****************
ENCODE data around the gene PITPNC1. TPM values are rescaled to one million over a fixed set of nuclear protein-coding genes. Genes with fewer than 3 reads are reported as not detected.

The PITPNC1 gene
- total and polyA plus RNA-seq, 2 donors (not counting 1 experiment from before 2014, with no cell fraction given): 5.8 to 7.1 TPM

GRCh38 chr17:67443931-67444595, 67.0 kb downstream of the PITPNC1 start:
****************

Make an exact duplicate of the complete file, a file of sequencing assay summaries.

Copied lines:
ENCODE data around the gene PITPNC1. TPM values are rescaled to one million over a fixed set of nuclear protein-coding genes. Genes with fewer than 3 reads are reported as not detected.

The PITPNC1 gene
- total and polyA plus RNA-seq, 2 donors (not counting 1 experiment from before 2014, with no cell fraction given): 5.8 to 7.1 TPM

GRCh38 chr17:67443931-67444595, 67.0 kb downstream of the PITPNC1 start: